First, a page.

Chandelier Restaurant Löwen, Hausen am Albis
A return to festive splendour
Two years after the first stage of reconstruction, the high hall area dating from 1878 was renovated in summer 2020. Until recently, it was a room-sized stage, which served for several decades for festive purposes and performances. Behind it are room-high round arched windows, which line the room in their three-sided symmetrical arrangement. These had to be exposed in order to allow the room to be flooded with daylight in its original form.
The ceiling was divided into three parts by two parallel beams, which resulted in a one-sided alignment. Martin suggested dividing these into nine symmetrical ceiling sections by two further beams running at right angles to them, in each of which a square ceiling chandelier was placed in the middle for basic lighting. This was a great addition for the rhythm and harmony of the room.
To underline the height and festive character of the room, Martin designed four chandeliers made of pure glass champagne bottles. With a diameter of 2 metres each and a total of 240 bottles, these now adorn the cross points of the ceiling beams and give the hall an unmistakable festive character. When dimmed, the chandeliers even seem to float.
The chandeliers as well as the ceiling lights are separately switchable and dimmable (DALI), so that it can be reacted to different room usages.
Martin designed and constructed the chandelier within only three weeks and completed four pieces, consisting of two steel hoops lying parallel on top of each other, during five further weeks with great commitment. In addition to bending, drilling and welding, the work also included sandblasting the 240 champagne bottles and electrification of the 60 light sources each.
With this project he was able to expand his great interest in design, construction and handicraft once again. The planning of the interior design merged seamlessly with the product design of the chandeliers.
The stately timber-framed building in the centre of the village was erected in 1720 and supplemented in 1878 by a hall extension. Since then, local guilds and innkeepers have owned “Löwen”. The entrepreneur couple Joelle Apter and Michael von Arx, who took over the inn in 2018, continues this tradition.
From then on the premises have been rebuilt in stages and adapted to current needs. Martin planned the new lighting and supported the owner couple in designing the interior architecture. A strong local team of craftsmen supported the ongoing planning process.
The interior of the restaurant area was retained to a great extent, but lighting and technical infrastructure were brought up to the latest standards. In the basement as well as on the first floor, supporting structures were exposed and used as structuring and design elements.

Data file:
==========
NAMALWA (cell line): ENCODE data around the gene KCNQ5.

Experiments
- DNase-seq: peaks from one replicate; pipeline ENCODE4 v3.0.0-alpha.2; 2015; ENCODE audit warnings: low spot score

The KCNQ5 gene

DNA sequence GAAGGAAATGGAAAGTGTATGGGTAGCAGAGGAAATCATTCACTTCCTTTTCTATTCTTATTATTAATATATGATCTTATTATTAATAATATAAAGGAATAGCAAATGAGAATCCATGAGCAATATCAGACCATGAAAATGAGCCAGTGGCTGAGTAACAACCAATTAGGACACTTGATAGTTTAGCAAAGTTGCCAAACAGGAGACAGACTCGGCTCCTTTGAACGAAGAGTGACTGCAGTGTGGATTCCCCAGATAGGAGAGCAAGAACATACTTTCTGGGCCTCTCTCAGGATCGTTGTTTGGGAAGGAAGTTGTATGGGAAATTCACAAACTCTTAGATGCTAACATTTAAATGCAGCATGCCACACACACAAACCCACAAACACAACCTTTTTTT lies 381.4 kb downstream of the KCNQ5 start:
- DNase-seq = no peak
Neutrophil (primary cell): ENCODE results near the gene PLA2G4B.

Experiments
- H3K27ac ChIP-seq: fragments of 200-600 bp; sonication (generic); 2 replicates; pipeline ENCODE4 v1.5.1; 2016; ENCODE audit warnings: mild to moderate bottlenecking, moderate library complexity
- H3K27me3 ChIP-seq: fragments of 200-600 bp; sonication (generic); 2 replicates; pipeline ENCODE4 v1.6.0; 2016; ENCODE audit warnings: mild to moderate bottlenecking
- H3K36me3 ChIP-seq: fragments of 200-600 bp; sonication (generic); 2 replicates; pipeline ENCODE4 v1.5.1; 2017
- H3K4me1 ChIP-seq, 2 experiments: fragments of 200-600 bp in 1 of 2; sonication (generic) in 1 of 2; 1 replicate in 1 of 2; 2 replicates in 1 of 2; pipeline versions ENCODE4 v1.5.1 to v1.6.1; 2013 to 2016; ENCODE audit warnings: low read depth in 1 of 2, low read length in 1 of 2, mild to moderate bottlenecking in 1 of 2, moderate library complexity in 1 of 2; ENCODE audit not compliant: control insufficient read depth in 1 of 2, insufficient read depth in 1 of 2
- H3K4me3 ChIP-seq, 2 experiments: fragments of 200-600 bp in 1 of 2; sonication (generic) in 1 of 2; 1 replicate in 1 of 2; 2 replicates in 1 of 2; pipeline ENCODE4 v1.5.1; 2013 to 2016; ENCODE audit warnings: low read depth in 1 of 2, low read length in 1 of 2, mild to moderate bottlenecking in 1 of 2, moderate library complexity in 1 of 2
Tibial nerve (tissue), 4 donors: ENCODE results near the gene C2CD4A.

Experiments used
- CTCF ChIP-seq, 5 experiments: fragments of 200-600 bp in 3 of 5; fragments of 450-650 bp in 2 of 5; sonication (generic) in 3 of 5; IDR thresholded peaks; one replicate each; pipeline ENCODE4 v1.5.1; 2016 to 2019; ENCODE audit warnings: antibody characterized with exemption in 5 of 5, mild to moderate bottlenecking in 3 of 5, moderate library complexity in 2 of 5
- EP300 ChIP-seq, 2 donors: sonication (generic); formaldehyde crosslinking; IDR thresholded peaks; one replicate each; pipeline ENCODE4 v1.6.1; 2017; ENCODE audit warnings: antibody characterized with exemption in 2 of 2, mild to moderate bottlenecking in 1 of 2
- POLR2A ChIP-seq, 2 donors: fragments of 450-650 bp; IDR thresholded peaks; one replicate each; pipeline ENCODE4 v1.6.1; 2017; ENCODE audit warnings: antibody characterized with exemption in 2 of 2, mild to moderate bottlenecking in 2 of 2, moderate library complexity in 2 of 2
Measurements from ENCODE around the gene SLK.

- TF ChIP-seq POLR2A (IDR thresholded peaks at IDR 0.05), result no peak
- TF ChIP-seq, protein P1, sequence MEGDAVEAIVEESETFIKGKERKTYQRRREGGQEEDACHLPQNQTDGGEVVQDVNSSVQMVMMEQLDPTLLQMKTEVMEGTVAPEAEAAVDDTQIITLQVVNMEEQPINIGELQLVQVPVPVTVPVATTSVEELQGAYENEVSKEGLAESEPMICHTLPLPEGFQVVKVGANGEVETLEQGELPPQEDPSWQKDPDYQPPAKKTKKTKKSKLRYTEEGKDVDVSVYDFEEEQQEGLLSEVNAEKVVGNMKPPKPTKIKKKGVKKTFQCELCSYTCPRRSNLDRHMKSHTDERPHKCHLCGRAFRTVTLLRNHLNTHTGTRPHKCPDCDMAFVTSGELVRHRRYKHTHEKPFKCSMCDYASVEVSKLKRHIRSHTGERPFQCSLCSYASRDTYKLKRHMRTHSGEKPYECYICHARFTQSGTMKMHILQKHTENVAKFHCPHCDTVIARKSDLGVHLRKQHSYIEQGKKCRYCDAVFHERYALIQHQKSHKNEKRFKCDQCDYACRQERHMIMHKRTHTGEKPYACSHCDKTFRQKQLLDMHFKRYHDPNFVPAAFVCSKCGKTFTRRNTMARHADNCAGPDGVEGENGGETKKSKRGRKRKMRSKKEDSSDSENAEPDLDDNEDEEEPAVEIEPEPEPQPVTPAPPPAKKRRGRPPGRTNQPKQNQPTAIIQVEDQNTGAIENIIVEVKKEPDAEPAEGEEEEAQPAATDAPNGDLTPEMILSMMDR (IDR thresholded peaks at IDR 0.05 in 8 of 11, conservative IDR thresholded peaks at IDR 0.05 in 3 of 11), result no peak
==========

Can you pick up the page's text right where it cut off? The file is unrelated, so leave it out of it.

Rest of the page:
The listed façade also shines in a new festive lighting in the evening. The lens spotlights developed by Martin, which are positioned in each window reveal of the main façade, enable lighting that blends harmoniously into the village scene without any light pollution.
The low hall area (2.1 m room height) was stripped of its dark brown ceiling and wall panelling, whereby the load-bearing wooden beams became a space-shaping element. Martin suggested dividing the resulting linear alignment of the beams with lighting elements, on the one hand to maintain the height of the room, on the other hand to give rhythm to the ceiling appearance and to achieve uniform illumination of different table arrangements. The wooden housings each contain two infinitely dimmable Soraa down lights, which provide festive banquets and meetings with the highest quality of light. The wall luminaires create a sense of depth by directing the eye to the brightest surfaces at the opposite end of the room when entering the room.
In the bar area, which also needed a complete restoration, a large chandelier now guides the visitor’s view from the entrance to the centre of the room. Down lights between the parallel beam layers provide direct light and brilliance on glasses and place settings. The wall luminaires with direct/indirect component contribute to the expansion of the room perception in depth and height. The variety of colours of the bottles behind the bar counter were used as a decorative element by means of backlighting.
Unused for decades, the vaulted cellar was transformed after renovation into another jewel of the building. The historic walls were freed from crumbling plaster and supplemented with a new floor, solid oak tables, side seating and a generous wine rack.
In order to maintain a flexible use of space and to emphasise the geometry of the room, special luminaires with a strong indirect component were developed and placed laterally in each yoke. This kept the vaults free of electrical installations. The grazing light also highlights the lively structure of the stones. The lamp housings were made of wood to match the furniture